OKLAHOMA CITY – With more than 11,000 franchises, 131,000 workers and an economic impact of more than $10 billion, it can pay to operate a franchise in Oklahoma.
In fact, according to Entrepreneur Magazine, five of the country’s top franchises make their home here, including Golf USA, Sonic, Express Personnel, Bonus Building Care and Camille’s Sidewalk Café.
It also helps that Oklahoma’s law are not as strict, too.
“Oklahoma is one of the states where there is less regulation,” said Beverly Vilardofsky, a director and shareholder with the Phillips Murrah law firm. “It’s a business opportunity state.”
The state’s franchise law isn’t near as strict as other states, Vilardofsky said.
“It’s aimed more at the franchiser than the franchisee,” she said.
However, even in a state with little regulation on franchises, there are certain disclosure requirements. Vilardofsky said state law requires a company selling franchises to issue a franchise disclosure document, known as an FDD, 10 days before a franchise agreement is signed.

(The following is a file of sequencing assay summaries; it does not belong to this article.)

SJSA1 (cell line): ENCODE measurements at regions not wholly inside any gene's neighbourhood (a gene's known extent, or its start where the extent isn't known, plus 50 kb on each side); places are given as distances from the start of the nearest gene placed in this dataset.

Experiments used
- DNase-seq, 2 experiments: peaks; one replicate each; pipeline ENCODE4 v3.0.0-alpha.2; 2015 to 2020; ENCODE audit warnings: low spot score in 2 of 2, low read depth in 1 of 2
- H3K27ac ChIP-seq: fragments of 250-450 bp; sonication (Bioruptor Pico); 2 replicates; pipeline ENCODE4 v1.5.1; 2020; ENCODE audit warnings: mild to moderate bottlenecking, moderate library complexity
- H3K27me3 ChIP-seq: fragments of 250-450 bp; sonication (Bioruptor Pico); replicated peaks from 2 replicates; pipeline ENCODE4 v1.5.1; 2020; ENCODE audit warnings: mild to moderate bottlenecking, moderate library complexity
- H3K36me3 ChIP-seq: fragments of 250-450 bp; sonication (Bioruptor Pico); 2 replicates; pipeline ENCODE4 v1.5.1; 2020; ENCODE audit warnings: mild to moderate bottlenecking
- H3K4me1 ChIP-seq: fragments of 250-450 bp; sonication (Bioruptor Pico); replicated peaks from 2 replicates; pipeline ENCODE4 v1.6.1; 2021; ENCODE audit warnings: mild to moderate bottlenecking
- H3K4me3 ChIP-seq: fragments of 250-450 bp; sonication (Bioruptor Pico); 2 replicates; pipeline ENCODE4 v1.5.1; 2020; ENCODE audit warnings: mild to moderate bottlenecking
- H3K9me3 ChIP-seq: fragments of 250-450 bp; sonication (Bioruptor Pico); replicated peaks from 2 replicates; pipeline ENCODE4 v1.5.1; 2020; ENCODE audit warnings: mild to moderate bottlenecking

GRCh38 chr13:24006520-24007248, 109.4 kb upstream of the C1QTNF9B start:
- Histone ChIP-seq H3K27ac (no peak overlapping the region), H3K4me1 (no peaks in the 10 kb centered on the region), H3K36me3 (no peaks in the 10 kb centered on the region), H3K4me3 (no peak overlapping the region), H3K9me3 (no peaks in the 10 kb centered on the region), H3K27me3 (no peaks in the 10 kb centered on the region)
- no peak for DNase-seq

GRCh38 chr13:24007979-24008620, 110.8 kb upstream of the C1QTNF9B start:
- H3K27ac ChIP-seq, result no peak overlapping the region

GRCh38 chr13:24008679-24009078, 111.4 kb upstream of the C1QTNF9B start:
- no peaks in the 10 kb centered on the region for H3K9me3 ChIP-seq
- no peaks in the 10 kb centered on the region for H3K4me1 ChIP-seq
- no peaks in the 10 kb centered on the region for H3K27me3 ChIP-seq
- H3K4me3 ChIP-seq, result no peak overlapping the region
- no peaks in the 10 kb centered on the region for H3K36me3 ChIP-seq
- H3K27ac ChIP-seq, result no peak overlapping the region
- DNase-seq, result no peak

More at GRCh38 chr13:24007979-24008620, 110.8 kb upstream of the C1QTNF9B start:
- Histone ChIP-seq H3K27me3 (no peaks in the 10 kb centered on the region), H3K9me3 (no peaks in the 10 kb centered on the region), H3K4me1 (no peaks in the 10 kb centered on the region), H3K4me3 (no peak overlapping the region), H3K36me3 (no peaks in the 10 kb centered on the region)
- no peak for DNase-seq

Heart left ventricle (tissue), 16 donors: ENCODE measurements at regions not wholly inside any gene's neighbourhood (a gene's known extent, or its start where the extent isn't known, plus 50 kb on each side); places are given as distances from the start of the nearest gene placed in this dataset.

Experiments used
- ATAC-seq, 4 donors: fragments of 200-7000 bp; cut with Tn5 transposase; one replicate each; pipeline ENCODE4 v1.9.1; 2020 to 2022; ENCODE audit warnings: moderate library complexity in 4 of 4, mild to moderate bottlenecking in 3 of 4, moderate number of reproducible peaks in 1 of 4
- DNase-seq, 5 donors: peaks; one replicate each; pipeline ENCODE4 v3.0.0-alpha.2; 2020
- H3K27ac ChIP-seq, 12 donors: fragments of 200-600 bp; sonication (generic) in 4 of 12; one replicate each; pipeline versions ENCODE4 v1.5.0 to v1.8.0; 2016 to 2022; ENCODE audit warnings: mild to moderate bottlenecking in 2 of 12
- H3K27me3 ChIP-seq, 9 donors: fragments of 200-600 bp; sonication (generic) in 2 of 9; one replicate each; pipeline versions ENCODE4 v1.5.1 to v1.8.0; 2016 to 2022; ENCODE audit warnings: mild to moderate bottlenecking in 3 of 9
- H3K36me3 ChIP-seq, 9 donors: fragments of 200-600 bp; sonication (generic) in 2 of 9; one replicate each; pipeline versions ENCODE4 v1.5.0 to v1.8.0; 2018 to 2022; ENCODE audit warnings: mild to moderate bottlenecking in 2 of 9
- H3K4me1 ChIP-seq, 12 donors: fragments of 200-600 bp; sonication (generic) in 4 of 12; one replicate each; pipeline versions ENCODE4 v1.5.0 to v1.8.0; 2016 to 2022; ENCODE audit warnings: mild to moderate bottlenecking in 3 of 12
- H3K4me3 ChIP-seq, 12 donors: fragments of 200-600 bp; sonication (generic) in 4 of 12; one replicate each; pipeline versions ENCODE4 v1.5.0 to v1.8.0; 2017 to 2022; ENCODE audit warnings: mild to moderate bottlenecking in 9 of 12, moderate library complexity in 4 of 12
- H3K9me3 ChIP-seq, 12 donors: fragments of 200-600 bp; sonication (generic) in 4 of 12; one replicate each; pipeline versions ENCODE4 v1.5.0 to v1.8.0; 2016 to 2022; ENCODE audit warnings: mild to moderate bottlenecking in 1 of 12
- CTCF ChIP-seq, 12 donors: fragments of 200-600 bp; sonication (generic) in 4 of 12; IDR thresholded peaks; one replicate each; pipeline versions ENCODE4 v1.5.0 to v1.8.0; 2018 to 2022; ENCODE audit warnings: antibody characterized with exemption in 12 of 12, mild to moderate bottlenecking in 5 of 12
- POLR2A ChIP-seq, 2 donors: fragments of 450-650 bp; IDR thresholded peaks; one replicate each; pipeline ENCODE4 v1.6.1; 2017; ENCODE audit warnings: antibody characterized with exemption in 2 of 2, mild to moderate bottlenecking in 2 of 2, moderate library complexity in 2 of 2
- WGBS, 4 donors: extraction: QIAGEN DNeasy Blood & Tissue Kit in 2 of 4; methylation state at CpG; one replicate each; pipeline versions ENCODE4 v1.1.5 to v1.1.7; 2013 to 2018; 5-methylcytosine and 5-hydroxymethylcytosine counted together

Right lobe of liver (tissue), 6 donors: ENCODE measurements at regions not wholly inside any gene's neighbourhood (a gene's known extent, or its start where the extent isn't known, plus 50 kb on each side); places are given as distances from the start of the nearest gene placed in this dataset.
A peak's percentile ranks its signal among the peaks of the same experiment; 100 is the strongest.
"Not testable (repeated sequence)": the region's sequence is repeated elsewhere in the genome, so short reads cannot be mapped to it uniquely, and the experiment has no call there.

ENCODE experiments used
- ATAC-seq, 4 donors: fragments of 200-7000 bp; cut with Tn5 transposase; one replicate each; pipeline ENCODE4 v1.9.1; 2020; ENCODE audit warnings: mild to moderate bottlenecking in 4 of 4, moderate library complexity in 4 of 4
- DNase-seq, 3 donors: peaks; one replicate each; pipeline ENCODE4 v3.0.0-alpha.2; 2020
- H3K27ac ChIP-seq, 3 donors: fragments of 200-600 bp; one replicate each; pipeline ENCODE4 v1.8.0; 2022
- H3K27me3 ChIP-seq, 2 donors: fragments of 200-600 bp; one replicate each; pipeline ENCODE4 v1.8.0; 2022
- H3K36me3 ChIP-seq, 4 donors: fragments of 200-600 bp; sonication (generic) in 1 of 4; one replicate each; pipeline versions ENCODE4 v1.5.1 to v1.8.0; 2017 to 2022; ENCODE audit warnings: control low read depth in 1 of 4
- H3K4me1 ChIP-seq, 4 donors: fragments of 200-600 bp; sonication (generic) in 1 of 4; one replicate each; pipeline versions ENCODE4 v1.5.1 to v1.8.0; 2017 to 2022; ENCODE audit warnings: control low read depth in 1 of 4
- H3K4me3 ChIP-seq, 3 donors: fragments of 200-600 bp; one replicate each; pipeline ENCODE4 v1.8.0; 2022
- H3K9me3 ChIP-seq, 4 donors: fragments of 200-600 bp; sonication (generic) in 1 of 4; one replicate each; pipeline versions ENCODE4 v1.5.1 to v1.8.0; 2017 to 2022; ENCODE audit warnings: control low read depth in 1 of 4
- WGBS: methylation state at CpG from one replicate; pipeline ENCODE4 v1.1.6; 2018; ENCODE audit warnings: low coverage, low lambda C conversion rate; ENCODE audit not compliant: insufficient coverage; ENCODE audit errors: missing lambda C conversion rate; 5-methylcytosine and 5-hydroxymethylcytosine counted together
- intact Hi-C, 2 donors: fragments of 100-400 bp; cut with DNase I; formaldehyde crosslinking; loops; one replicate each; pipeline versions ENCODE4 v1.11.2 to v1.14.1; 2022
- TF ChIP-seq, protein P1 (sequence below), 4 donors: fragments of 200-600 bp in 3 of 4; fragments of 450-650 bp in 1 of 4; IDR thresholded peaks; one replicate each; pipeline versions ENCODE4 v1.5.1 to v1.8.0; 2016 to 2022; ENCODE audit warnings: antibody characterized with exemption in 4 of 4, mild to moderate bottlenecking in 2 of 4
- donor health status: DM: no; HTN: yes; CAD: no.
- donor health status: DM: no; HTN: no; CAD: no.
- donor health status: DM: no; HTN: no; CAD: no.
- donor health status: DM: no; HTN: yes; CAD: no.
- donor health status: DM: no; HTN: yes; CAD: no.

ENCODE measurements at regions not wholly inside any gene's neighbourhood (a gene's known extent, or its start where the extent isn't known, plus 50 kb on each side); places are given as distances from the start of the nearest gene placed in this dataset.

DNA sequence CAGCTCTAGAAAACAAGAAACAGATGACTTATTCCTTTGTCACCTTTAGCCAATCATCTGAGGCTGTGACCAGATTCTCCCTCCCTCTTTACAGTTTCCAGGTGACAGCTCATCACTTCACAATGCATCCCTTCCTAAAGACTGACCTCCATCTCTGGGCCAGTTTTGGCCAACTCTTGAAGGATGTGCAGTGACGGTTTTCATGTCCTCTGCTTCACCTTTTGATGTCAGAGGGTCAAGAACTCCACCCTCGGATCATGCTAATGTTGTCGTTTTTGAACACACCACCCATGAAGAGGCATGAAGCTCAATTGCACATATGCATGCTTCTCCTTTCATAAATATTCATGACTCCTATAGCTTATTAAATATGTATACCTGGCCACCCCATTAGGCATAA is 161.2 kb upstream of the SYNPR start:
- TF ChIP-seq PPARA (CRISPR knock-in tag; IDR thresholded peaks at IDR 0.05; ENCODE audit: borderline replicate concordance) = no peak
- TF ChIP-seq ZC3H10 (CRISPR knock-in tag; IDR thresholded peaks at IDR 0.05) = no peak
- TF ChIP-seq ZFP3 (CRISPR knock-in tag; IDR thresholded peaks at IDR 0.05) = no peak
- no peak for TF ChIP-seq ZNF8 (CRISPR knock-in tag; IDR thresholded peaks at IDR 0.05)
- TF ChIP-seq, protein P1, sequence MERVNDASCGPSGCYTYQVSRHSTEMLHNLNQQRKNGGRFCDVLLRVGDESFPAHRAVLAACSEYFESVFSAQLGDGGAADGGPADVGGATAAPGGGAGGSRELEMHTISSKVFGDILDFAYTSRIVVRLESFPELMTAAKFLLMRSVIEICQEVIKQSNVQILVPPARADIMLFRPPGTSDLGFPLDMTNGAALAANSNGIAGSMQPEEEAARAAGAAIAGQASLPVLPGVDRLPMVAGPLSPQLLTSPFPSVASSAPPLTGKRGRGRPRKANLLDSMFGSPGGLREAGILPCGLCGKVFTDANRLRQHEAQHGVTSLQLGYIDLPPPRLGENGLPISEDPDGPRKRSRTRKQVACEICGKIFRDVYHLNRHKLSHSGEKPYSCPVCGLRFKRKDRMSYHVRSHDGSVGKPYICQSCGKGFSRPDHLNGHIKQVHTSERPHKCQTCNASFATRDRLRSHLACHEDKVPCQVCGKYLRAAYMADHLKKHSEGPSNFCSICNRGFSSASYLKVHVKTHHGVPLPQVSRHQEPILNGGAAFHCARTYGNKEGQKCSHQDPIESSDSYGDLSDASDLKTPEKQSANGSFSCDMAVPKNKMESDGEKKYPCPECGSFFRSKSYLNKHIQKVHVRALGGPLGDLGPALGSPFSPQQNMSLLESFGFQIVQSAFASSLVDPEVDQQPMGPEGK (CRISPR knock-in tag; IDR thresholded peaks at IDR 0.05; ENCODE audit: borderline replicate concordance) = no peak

That document, she said, spells out several things the prospective franchise owner should know before signing a contract.
“It outlines things such as what might be a typical payroll or the size of a territory,” she said. “It’s probably not going to be real, real specific, but will give you estimates instead.”
Vilardofsky said many times franchise agreements will include specific information about the location of the business and often a clause that allows the franchiser to repossess the franchise in case of a default.
“That’s a pretty standard clause across the United States,” she said. “They want to protect their goodwill.”
Other states, she said, have more stringent requirements.
“I don’t know if the lack of regulation offers more or less protection,” Vilardofsky said, “but I think it encourages more franchisers to come here.”
In addition to legal requirements, she said, many franchise applications include provisions that specify the amount of capital an owner must have and requirements for yearly payments.
“A lot of these businesses are paying a 5-, or 6- or 10-percent fee to use the franchise name,” she said, “but there are benefits such as goodwill and cooperative advertising. A lot of the success of the franchise is going to depend on the individual running that franchise.